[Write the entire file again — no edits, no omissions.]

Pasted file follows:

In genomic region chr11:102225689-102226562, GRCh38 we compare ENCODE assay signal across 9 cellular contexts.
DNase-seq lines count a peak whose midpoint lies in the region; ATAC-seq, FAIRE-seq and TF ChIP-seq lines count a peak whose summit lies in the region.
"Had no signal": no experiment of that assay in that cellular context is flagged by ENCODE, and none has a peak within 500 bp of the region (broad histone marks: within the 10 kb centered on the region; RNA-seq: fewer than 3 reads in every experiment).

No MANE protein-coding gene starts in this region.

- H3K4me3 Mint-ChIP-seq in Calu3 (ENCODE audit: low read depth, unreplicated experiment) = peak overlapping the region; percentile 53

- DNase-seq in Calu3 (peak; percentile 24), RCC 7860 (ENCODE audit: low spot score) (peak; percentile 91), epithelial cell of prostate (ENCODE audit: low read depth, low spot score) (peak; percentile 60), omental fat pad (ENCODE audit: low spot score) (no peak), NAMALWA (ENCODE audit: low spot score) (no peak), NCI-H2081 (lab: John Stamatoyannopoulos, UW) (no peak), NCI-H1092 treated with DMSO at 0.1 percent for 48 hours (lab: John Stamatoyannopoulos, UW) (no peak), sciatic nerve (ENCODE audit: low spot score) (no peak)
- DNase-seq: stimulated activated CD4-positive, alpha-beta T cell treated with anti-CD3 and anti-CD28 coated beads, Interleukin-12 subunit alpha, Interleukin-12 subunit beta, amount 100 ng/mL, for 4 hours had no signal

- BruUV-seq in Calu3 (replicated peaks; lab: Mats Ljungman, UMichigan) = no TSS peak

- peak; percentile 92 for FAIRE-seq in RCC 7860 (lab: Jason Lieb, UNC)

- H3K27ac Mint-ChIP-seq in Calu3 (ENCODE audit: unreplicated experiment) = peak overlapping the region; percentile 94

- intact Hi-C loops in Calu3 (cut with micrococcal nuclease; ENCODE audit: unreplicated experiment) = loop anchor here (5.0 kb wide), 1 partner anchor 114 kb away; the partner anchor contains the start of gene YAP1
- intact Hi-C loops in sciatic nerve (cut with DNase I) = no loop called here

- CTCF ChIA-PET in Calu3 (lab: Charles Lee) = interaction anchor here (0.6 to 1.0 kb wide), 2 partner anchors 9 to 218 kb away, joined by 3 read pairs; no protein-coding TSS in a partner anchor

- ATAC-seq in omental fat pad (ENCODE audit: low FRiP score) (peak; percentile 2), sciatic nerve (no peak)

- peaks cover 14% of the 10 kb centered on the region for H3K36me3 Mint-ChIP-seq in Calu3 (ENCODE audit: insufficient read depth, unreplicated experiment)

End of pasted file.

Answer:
In genomic region chr11:102225689-102226562, GRCh38 we compare ENCODE assay signal across 9 cellular contexts.
DNase-seq lines count a peak whose midpoint lies in the region; ATAC-seq, FAIRE-seq and TF ChIP-seq lines count a peak whose summit lies in the region.
"Had no signal": no experiment of that assay in that cellular context is flagged by ENCODE, and none has a peak within 500 bp of the region (broad histone marks: within the 10 kb centered on the region; RNA-seq: fewer than 3 reads in every experiment).

No MANE protein-coding gene starts in this region.

- H3K4me3 Mint-ChIP-seq in Calu3 (ENCODE audit: low read depth, unreplicated experiment) = peak overlapping the region; percentile 53

- DNase-seq in Calu3 (peak; percentile 24), RCC 7860 (ENCODE audit: low spot score) (peak; percentile 91), epithelial cell of prostate (ENCODE audit: low read depth, low spot score) (peak; percentile 60), omental fat pad (ENCODE audit: low spot score) (no peak), NAMALWA (ENCODE audit: low spot score) (no peak), NCI-H2081 (lab: John Stamatoyannopoulos, UW) (no peak), NCI-H1092 treated with DMSO at 0.1 percent for 48 hours (lab: John Stamatoyannopoulos, UW) (no peak), sciatic nerve (ENCODE audit: low spot score) (no peak)
- DNase-seq: stimulated activated CD4-positive, alpha-beta T cell treated with anti-CD3 and anti-CD28 coated beads, Interleukin-12 subunit alpha, Interleukin-12 subunit beta, amount 100 ng/mL, for 4 hours had no signal

- BruUV-seq in Calu3 (replicated peaks; lab: Mats Ljungman, UMichigan) = no TSS peak

- peak; percentile 92 for FAIRE-seq in RCC 7860 (lab: Jason Lieb, UNC)

- H3K27ac Mint-ChIP-seq in Calu3 (ENCODE audit: unreplicated experiment) = peak overlapping the region; percentile 94

- intact Hi-C loops in Calu3 (cut with micrococcal nuclease; ENCODE audit: unreplicated experiment) = loop anchor here (5.0 kb wide), 1 partner anchor 114 kb away; the partner anchor contains the start of gene YAP1
- intact Hi-C loops in sciatic nerve (cut with DNase I) = no loop called here

- CTCF ChIA-PET in Calu3 (lab: Charles Lee) = interaction anchor here (0.6 to 1.0 kb wide), 2 partner anchors 9 to 218 kb away, joined by 3 read pairs; no protein-coding TSS in a partner anchor

- ATAC-seq in omental fat pad (ENCODE audit: low FRiP score) (peak; percentile 2), sciatic nerve (no peak)

- peaks cover 14% of the 10 kb centered on the region for H3K36me3 Mint-ChIP-seq in Calu3 (ENCODE audit: insufficient read depth, unreplicated experiment)